In 2015, Robert Eggers' feature debut 'The Witch' hit like a bolt of clear lightning. With an uncompromising clarity of vision, he delivered an aesthetically and emotionally staggering film, where history and the supernatural collide in a fable of isolation, paranoia and entrapment. It was an overwhelming and harrowing experience, one that left me sobbing and sweating and amazed; a bolt of pure horrifying adrenaline that stands as maybe the best horror film of the last twenty years. To say that Eggers' follow-up 'The Lighthouse' was anticipated would be a gross understatement, especially after its rapturous reception at Cannes and every film festival it subsequently played at. After what feels like an eternity, Australian audiences are finally able to bear witness to his new vision for themselves, and it's every bit as glorious and insane as we had hoped.
On a remote island off the coast of New England in the 1890s, Ephraim Winslow (Robert Pattinson, 'Good Time') begins a four-week shift as an assistant to lighthouse keeper Thomas Wake (Willem Dafoe, 'At Eternity's Gate'). Despite Winslow's ambitions to attend to the light himself, the cantankerous and eccentric Wake refuses to relinquish his senior role and the hierarchy keeping Winslow under his authority. As the weeks wear on, the weather turns for the worst and the isolation wears him down, Winslow begins to see through the veil of the island, Wake and his beloved lighthouse, and into the troubled depths of his own psyche.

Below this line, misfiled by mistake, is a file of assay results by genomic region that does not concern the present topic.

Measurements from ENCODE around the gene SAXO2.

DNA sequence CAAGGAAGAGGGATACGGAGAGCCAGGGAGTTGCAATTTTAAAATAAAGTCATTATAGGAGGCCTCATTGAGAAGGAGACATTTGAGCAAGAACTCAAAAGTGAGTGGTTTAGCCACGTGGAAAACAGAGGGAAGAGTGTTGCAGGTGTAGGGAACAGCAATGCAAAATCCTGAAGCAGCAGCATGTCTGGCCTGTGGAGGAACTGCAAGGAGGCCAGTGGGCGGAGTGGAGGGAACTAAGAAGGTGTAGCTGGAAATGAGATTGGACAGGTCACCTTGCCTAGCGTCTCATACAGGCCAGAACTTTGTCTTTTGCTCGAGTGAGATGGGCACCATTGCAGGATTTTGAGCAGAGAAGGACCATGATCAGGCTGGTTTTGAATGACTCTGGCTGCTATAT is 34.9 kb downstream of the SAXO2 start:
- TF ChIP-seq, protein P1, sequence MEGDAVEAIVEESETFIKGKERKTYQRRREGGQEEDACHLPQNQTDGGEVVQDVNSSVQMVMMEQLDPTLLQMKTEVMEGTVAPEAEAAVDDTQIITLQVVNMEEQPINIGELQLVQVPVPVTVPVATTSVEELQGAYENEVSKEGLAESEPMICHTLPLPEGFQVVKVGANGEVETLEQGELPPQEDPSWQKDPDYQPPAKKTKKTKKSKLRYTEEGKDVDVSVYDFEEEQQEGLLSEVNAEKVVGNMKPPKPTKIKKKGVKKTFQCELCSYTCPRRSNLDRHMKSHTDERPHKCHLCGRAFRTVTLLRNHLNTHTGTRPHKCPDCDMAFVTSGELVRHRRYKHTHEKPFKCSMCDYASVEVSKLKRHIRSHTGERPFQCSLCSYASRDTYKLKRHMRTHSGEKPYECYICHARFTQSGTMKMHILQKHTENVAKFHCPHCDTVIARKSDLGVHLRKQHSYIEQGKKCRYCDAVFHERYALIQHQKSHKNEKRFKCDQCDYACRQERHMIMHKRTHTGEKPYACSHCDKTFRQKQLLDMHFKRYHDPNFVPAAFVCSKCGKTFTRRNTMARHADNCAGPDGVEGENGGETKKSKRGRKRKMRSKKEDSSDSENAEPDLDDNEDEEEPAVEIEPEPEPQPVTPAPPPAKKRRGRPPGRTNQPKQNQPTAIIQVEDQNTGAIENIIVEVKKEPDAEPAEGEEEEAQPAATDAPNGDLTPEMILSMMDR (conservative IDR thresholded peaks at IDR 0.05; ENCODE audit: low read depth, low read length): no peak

If 'The Witch' challenged the aesthetic and thematic limits of what a horror film could be, 'The Lighthouse' pushes those boundaries to the very brink of sanity. What Eggers has crafted is a film so singular, so uncompromising and so extreme that, watching it, you feel like you're seeing something the likes of which you've never seen before. Much like his contemporaries Jordan Peele, Jennifer Kent and Ari Aster over the past year, Eggers refuses to repeat himself with his second film, and instead goes for something much grander and much more ambitious. Dredged from deep within the tradition of tales of the uncanny and unusual, 'The Lighthouse' plays like a newly-discovered lost legend, a collision of Edgar Allen Poe, Henry James and H.P. Lovecraft, a tall tale that uses careful and often baffling elements of the supernatural to unearth deep horrors of the human condition. Even Eggers' approach is a deep dive into the past, using the cinematic language of the early days of the medium to a level of success almost unmatched in recent memory.
'THE LIGHTHOUSE' TRAILER